“With the sound recordings dating back more than 30 years, it was impossible to match the sound experience with the visuals of this show. By respecting the texts of the author, Ghislain Bouchard, and the music of Dominic Laprise, we have completely redone the soundtrack of the show. With these new 196 tracks, the possibility of an immersive sound diffusion was made possible,” Lachance adds.
Prior to this year, audio wise, La Fabuleuse was done using a basic 5.1 setup with left-centre-right speaker arrays, plus two in the rear, and mixed with the surround panner on the Midas PRO6 console (which is still being used). Playback was just 24 channels.
For 2022, that all changed thanks to the possibility of adding an immersive mixing engine and a new diffusion system.
“In 2019, the entire production team headed by Jimmy Doucet, the new show director, wondered what could bring La Fabuleuse to another level to celebrate its 35th anniversary. The complete renewal of the soundtrack and how it was diffused seemed obvious. From then on, a monumental work of analysis, meeting, collaboration, research, and then recordings, editing in the studio
and in the venue, assembly, calibration, and programming was put in place throughout these three years to achieve the result we know today,” attests Production Director Marie-Eve Rivard. “Throughout this colossal process, the involvement of the original music composer, Mr. Dominic Laprise, as well as his son, Mathieu Laprise, who takes care of the recording studio, made it possible to preserve the soul of the original show and its creator, Ghislain Bouchard. This project would not have been possible without the professional and personal involvement of Serge Lachance, who led this renewal and redesign to its realization. We obviously can’t forget the show producer, Diffusion Saguenay, who has taken the gamble of financing this great venture”.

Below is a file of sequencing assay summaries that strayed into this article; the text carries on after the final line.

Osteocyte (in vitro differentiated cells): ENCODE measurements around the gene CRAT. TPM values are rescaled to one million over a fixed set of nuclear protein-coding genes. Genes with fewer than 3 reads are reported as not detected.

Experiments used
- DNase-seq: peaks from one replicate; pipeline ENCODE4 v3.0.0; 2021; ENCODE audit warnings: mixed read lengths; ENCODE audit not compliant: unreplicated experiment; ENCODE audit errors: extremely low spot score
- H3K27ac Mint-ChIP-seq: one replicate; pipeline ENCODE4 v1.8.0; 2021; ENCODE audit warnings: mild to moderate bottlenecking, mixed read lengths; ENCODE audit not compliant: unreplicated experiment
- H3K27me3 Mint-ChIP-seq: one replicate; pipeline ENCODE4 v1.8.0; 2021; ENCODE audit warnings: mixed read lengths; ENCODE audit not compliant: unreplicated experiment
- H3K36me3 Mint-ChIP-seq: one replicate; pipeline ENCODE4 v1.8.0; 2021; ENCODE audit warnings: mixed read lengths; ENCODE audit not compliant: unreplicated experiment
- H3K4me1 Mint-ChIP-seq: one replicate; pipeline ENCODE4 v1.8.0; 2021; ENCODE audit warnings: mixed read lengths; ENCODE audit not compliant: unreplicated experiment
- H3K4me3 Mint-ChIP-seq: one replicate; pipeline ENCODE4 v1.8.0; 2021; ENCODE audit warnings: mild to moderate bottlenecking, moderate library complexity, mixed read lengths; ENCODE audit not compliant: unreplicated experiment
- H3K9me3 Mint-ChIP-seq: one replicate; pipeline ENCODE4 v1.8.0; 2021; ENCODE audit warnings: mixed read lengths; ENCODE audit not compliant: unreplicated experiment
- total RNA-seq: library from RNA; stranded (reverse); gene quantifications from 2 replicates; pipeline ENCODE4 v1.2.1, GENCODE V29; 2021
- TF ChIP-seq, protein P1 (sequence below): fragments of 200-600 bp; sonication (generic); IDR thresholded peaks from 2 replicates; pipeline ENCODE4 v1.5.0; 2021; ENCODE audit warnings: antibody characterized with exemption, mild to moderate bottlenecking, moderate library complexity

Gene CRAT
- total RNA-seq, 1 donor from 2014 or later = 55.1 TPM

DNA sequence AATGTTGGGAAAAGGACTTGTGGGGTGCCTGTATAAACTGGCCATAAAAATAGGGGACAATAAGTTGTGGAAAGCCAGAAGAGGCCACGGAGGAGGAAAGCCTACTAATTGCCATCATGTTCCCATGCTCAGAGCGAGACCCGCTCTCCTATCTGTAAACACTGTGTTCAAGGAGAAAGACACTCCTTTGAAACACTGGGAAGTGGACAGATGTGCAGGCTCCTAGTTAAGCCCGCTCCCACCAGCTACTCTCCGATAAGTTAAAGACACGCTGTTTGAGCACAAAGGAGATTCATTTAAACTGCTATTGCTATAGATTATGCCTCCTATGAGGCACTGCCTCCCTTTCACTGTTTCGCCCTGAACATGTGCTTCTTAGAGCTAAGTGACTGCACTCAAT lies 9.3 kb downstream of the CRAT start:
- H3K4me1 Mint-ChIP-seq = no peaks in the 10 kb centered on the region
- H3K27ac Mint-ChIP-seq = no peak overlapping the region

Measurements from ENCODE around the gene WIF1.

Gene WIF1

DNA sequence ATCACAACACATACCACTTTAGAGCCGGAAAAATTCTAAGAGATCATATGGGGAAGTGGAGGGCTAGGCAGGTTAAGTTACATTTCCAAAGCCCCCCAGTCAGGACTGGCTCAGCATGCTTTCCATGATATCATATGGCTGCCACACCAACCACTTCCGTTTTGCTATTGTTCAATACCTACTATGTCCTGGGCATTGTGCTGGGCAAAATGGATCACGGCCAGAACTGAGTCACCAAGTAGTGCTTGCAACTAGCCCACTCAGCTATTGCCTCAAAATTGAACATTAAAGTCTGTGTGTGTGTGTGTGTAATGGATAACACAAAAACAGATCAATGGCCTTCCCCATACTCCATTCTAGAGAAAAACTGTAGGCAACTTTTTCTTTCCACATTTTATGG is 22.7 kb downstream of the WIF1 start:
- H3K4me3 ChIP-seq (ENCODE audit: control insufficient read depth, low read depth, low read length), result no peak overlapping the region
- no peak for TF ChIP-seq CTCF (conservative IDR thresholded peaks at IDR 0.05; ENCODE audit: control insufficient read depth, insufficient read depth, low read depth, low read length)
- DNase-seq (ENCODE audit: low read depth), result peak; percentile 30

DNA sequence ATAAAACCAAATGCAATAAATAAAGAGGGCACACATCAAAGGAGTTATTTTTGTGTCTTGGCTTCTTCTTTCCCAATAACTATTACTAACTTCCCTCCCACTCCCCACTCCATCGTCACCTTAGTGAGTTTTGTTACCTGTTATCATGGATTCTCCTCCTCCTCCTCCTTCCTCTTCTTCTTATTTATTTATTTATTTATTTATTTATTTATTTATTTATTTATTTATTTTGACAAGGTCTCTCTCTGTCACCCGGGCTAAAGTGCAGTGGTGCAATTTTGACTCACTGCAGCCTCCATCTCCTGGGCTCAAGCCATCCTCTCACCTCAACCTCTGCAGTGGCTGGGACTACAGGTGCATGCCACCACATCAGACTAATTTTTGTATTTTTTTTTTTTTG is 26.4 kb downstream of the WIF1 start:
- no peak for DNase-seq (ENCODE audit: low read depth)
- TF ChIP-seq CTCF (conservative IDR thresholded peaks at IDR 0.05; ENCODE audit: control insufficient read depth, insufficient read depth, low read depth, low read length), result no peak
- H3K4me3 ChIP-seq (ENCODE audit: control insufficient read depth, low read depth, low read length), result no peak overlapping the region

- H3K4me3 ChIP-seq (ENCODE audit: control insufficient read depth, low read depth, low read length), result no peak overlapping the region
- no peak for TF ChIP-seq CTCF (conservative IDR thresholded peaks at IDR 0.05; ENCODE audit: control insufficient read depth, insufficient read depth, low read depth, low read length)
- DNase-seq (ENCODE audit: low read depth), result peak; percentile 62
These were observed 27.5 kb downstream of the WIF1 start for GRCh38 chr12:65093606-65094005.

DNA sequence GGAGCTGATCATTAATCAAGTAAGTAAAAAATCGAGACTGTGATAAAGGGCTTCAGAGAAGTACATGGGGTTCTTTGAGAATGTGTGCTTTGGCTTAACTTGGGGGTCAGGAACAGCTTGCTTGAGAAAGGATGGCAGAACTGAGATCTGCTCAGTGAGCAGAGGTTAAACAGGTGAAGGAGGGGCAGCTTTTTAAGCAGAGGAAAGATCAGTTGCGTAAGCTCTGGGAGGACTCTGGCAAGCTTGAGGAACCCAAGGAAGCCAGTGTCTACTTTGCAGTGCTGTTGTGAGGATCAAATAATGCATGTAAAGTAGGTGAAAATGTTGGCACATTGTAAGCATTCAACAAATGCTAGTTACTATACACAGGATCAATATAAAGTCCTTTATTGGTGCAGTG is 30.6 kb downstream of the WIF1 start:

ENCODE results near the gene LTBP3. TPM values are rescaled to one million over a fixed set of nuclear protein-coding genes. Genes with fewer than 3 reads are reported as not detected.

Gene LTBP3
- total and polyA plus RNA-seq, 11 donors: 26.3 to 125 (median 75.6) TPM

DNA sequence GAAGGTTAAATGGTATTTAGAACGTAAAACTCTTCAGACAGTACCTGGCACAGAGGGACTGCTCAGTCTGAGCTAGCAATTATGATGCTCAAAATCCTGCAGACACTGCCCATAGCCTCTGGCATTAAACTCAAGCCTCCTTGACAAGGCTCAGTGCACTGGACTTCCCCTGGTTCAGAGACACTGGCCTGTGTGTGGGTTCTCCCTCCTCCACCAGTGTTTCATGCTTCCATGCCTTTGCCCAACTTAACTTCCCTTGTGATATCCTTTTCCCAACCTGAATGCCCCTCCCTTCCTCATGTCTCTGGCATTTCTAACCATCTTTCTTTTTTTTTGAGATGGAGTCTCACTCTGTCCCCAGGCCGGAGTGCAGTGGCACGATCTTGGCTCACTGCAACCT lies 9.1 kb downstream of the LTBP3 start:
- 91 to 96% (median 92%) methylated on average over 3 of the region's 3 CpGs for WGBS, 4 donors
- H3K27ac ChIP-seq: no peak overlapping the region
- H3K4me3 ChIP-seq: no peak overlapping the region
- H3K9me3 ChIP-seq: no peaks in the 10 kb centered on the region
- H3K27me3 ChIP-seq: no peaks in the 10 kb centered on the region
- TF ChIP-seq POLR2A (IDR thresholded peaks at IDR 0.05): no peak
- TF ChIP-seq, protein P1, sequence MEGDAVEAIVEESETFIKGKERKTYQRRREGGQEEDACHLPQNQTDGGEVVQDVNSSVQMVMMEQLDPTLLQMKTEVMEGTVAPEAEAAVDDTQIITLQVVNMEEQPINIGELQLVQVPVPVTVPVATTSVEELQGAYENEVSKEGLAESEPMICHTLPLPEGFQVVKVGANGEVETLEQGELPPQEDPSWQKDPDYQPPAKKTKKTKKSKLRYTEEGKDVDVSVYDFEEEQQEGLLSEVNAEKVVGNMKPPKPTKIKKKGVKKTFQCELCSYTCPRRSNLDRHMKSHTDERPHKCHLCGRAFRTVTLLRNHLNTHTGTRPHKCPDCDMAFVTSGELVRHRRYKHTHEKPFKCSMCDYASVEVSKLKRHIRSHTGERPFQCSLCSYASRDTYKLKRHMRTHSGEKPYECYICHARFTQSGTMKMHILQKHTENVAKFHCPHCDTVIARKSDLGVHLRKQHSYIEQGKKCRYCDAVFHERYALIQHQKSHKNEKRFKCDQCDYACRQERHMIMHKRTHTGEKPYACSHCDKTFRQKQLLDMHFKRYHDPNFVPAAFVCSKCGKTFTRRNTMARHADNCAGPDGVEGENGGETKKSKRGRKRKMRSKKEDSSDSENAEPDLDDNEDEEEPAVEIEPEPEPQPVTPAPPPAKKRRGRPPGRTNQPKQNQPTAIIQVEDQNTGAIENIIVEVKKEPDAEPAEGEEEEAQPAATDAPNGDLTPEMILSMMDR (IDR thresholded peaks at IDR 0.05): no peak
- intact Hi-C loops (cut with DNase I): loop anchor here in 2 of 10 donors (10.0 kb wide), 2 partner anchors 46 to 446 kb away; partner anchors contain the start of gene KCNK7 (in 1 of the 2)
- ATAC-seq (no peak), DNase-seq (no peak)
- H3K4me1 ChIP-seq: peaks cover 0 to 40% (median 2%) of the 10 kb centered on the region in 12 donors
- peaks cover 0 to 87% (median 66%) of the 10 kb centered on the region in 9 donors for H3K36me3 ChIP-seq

With the decision to create a more immersive sound environment, and a new sound design in place, Lachance ultimately leaned heavily on speakers and subs from German manufacturer CODA Audio.
“For several reasons I chose the manufacturer CODA Audio for the APS point-source three-way cabinets. With the CODA engineers, the configurations chosen for the theatre were five sets of four APS cabinets for the wavefront, five SCV-F bass enclosures suspended behind each set, 18 HOPS8s from CODA to cover the rear and side of the bleachers, a dozen CODA HOPS8s for the rear and side coverage of the floor, six HOPS5s for the front stage proximity speakers, and four infra SCP Series subwoofers from CODA for the extra bass. Also, 14 LINUS14s from CODA with Dante input cards are used to amplify the 65 loudspeakers,” Lachance explains.